For the past four years, every time I open the door to leave my apartment, I’ve almost consistently recited three poignant yet simple Islamic phrases in a subtle whisper that’s only audible to me.

“Bismillah” (In the name of God), I say in a quick breath as I rotate the lock to the right and grasp the door nob. I continue with “Tawakkul ‘ala Allah” (I place my complete trust and reliance in God), as I step into the hallway and gently close the door. And “Laa Hawla Wa Laa Quwwata Il-la Bil-laah” (There is neither might nor power except with Allah) glides along my tongue as I turn the key fasten the lock until, by God’s will, I return.

It takes the whole of about seven seconds to recite these lines before dashing to the elevator to rush to work, run an errand, attend a social gathering or take a trip to a grocery store. The words are so simple for the richness and tremendous power they encompass when reflected upon.

They embody the essence of surrendering to God, which is what Islam is all about. When we say them, we are acknowledging that from the moment of utterance, we’re leaving it to the Gracious One to guide, protect and guard us. And by doing so, whatever happens during the course of the day becomes a reflection of that state of surrender, whether it is good or bad, easy or challenging, unpleasant or comforting, agonizing or healing.
Everything becomes a blessing. While it is hard to imagine and accept the heartbreak, illness, loneliness, professional struggles and relationship setbacks that dot our paths as anything more than torment and nuisances, these trials enclose gifts.

There’s a stunning and thought-provoking Hadith, or saying of the Prophet Muhammad, peace and blessings be upon him, where he describes how “wonderful” a sincere believer’s affairs are because, ultimately, that person accepts with the certainty and the trust of all of her being that the good and bad occurrences of her life are two sides of the same coin. I will paraphrase and elaborate on this Hadith here.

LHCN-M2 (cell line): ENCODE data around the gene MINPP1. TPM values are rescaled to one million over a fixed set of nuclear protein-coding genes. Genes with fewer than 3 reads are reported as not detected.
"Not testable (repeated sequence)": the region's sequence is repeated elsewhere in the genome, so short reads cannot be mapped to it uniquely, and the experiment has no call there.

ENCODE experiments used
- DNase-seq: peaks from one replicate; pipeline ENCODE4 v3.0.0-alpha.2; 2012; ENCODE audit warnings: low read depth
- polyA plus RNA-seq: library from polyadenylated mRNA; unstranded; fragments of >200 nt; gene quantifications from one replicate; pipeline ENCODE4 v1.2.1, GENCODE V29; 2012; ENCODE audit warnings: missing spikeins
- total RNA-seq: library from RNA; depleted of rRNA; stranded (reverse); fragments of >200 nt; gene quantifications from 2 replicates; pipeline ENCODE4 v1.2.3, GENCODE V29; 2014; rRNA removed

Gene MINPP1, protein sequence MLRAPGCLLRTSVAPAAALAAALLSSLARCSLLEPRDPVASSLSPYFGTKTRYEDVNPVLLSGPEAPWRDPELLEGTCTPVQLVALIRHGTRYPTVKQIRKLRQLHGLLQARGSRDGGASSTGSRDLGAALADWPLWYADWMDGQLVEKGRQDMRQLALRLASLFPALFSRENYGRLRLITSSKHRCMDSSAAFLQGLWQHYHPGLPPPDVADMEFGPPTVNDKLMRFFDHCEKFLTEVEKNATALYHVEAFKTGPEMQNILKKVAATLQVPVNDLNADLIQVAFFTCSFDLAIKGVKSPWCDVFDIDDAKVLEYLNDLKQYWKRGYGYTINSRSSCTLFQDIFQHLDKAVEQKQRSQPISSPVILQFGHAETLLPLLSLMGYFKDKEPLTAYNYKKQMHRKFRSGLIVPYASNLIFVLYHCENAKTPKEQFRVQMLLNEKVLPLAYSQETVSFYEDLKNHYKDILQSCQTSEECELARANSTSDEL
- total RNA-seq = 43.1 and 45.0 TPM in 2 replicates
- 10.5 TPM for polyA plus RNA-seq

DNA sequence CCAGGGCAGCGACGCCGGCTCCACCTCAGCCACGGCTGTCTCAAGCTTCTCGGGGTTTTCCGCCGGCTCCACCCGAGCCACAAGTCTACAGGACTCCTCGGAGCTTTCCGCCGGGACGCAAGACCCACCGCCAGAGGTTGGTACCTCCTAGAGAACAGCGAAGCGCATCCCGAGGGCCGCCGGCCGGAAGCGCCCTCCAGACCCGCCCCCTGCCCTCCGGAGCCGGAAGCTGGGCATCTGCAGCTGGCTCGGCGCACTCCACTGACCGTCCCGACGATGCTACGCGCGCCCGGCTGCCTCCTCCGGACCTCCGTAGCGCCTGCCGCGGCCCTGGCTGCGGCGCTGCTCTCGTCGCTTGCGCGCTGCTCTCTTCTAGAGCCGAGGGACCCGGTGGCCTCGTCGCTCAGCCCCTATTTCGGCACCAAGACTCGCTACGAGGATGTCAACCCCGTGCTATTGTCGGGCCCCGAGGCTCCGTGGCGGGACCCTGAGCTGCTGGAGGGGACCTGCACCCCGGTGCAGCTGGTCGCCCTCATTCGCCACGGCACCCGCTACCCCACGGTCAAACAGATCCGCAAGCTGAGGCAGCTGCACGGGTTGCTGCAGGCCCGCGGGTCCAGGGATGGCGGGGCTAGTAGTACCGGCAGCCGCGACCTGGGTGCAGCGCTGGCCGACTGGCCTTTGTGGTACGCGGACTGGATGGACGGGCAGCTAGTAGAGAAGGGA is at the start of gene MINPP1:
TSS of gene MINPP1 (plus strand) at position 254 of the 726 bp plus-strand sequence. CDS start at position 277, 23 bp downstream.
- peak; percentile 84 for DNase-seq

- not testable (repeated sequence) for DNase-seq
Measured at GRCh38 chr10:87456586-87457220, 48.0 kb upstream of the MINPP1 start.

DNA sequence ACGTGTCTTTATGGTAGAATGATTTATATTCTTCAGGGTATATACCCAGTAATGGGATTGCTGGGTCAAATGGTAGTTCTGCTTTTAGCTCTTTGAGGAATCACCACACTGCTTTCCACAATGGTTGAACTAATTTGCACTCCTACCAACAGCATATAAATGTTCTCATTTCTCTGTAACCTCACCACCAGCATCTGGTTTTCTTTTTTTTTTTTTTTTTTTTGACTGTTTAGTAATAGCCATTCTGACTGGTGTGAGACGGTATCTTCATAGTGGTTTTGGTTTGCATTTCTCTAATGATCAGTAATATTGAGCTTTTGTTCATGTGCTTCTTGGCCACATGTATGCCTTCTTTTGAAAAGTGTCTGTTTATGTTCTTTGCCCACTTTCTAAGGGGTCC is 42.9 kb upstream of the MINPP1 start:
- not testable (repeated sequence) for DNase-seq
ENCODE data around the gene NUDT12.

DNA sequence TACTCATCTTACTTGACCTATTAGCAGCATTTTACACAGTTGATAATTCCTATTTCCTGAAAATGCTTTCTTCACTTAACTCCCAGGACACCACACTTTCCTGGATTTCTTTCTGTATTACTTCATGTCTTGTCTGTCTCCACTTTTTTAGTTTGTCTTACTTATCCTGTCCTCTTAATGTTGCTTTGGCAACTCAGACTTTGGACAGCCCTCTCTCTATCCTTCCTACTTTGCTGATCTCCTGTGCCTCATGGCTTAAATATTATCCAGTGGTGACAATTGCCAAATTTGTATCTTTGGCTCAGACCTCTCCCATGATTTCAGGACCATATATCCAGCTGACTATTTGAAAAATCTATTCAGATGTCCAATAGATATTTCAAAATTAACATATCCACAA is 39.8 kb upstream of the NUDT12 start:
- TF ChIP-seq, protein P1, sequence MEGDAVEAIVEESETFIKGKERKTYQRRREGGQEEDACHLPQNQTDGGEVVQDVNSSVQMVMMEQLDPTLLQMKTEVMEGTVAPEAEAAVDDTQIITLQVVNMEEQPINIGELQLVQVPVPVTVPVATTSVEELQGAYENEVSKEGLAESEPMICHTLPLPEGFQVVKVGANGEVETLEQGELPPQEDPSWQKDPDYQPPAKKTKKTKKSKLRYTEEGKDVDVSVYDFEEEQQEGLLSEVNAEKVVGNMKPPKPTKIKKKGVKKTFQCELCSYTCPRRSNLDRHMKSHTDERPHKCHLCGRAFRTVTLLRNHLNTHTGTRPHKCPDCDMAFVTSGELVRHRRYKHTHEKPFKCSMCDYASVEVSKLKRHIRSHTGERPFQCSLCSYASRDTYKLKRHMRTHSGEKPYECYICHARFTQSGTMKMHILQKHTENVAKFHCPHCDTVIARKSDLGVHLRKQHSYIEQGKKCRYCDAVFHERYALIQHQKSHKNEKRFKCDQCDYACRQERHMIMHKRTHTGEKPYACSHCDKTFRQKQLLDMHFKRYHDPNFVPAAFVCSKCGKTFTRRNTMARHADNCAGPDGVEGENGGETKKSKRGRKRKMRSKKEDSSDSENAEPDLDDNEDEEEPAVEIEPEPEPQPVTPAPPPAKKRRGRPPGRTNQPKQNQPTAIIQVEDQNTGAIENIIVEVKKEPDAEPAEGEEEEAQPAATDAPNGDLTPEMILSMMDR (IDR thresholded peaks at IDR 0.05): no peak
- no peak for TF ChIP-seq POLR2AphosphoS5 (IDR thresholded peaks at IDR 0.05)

For this person, this true believer, when something good happens to her, she bubbles over with thankfulness. She doesn’t lose sight of God’s role in granting her this gift. Rather, she acknowledges genuinely that He is the Source of it. Perhaps the relief that she finds at her fingertips follows a period of immense disappointment, the kind that drains your vitality and challenges your hope and faith. Or maybe the joy comes to her during a period of relative peace and harmony in her life, the very time when it becomes easy to dismiss remembrance of God. In either scenario, the believer’s response is to appreciate the gift with humble gratitude to Her Creator. This is a blessing.

For the same person, when something burdensome befalls her, as will inevitably happen, she bears it on her shoulders and perseveres. She carries the heartbreak, loss, loneliness, illness, anguish with delight, embodying the patience of “beautiful contentment” that the Quran refers to. That patience isn’t reluctant, but willing. It is full of pleasure because she understands and exemplifies another message that radiates throughout the Holy Book: that God will place no burden on a soul greater than it can bear. The more daunting the burden He lays on her, the stronger He regards her soul. So, rather than get filled with resentment, this believer is glad. She smells the rose while grasping its thorny stem. She knows with certainty in her heart that while the clouds may be blocking the sun from view, its brilliant unmatched Light is there all the same. Her state of patient being and acceptance is a blessing.

 
“Therefore do hold patience, a patience of beautiful contentment,” Quran, Surah 70-5, The Ways of Ascent

As I reflect at the end of a week that presented me with a good dose of both sides of this tale — the anguish and confusion, and the happiness and hope — I pray I can aspire to surrender in the beautiful way of this believer that the Prophet described. I pray that I can find the strength to consistently, without hesitation, see the delights and toils of life through the same lens. To see them as one coin that once flung into the air, whether it lands on heads or tails is a blessing all the same.

The Hiding Place

The most secure place to hide a treasure of gold

Is in some desolate, unnoticed place

Why would anyone hide treasure in plain sight?

And so it is said “joy is hidden beneath sorrow”

–Jalaluddin Rumi

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